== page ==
The Antitrust Institute today filed a paper citing their reasons why the Department of Justice should sue to block the proposed merger of Sirius and XM. The well written document hinges their stance on the fact that they feel that SDARS is a relative market, and that a broader definition of the competitive landscape should not apply.
The institute quotes an excerpt from Section 7 of the Clayton Act which states that a merger that, "may be substantially to lessen competition, or tend to create a monopoly"
According to the Institute, "Satellite Radio, Standing Alone Is The Relevant Market" under section 7 guidelines. While the Antitrust Institute can pose this argument, they offer very little in way of backing up their stance. Their stance is that satellite radio is in and of itself the relative market. Others feel that the audio entertainment landscape is full of competitors.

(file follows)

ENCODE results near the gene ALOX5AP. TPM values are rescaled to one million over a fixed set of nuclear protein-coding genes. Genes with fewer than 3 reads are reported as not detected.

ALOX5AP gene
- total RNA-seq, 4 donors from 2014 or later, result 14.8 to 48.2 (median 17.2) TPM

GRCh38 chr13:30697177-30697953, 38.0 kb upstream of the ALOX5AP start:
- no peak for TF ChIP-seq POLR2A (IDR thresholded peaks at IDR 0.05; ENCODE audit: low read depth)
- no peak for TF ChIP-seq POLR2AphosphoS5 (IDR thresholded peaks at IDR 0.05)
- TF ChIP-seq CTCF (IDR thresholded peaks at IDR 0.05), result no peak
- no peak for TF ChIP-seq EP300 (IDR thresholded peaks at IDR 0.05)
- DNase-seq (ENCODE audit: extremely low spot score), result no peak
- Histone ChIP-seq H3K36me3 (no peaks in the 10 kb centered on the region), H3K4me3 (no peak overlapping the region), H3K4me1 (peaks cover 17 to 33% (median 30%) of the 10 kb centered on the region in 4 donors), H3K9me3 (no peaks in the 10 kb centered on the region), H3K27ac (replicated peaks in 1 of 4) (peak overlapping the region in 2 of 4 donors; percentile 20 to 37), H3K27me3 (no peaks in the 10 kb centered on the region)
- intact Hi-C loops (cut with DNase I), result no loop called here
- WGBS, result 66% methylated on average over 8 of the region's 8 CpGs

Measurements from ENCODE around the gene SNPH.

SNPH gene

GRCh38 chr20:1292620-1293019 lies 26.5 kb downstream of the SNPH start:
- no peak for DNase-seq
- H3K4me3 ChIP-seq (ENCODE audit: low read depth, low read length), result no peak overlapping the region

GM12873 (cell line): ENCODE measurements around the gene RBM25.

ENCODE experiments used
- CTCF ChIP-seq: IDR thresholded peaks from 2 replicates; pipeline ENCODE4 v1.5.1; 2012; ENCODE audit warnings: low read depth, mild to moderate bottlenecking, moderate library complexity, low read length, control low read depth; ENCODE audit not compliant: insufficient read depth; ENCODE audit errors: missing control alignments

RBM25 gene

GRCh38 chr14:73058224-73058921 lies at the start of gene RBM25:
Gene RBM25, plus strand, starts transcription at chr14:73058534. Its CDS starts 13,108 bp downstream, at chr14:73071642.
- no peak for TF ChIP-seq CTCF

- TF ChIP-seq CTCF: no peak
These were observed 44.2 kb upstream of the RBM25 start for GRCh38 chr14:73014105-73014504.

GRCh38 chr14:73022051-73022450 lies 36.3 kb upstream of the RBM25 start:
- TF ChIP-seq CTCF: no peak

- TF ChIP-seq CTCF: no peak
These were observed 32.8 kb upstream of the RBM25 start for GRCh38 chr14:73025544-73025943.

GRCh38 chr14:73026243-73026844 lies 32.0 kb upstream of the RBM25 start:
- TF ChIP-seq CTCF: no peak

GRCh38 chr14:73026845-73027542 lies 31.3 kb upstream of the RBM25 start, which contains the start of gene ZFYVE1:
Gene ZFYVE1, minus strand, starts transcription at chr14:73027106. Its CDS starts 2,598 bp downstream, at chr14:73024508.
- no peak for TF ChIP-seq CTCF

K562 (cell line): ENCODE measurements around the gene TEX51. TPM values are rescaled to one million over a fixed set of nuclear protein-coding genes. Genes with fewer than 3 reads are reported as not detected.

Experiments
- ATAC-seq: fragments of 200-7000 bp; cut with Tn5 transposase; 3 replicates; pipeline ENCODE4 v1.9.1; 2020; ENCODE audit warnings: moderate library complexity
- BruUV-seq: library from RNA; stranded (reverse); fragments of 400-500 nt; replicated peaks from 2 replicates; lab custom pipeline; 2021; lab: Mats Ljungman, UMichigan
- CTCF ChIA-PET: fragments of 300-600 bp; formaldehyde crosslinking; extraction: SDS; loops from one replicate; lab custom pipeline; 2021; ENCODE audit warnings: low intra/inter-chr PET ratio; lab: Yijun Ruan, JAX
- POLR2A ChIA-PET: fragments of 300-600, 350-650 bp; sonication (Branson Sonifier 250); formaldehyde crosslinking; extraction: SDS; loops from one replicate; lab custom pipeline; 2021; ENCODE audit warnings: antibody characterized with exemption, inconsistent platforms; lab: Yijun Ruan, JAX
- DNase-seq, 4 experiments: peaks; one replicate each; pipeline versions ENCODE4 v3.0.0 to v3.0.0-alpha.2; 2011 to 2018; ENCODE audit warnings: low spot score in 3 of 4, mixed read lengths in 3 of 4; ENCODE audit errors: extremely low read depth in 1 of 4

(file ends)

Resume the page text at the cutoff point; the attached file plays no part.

The Institute argues that Ipods, AM, FM, and Internet radio do not offer the nationwide coverage of satellite radio, the content of satellite radio, the features of satellite radio, or the ability to aggregate demand. Again, there is nothing to really support this statement by the institute. AM and FM are available on a national basis. Particular stations are not. Do people really care what station is delivering the content though? Is Beyonce's latest hit different in San Francisco than in Boston? Does a consumer in Boston care what is playing in Boise? Is or is not Internet radio available on a national (in fact global) scale? Just today we covered a story where CBS radio is advertising on their New York stations the on line feed of one of their Jazz stations in L.A. Internet radio for terrestrial radio is booming. These feeds generated well over $200,000,000 for terrestrial radio in 2006, and the revenue curve is still pointing sharply up. People indeed are listening to music on line. The argument that these other forms of audio entertainment do not have the content that satellite radio has is another falsehood. Look at I-Tunes. Where do you find Rush Limbaugh. Isn't Rush available to a national audience? Look at all of the syndication that happens. Music is music. People are getting the same music on their iPods that they hear on terrestrial, the Internet or satellite. lastly, the Institute speaks of the ability to aggregate demand. SDARS represents 5% of the radio world. 50% of those exposed to SDARS do not stay. The ability to aggregate demand may increase a bit with a merger, but let's be realistic. SDARS isn't exactly on the minds of most audio entertainment consumers.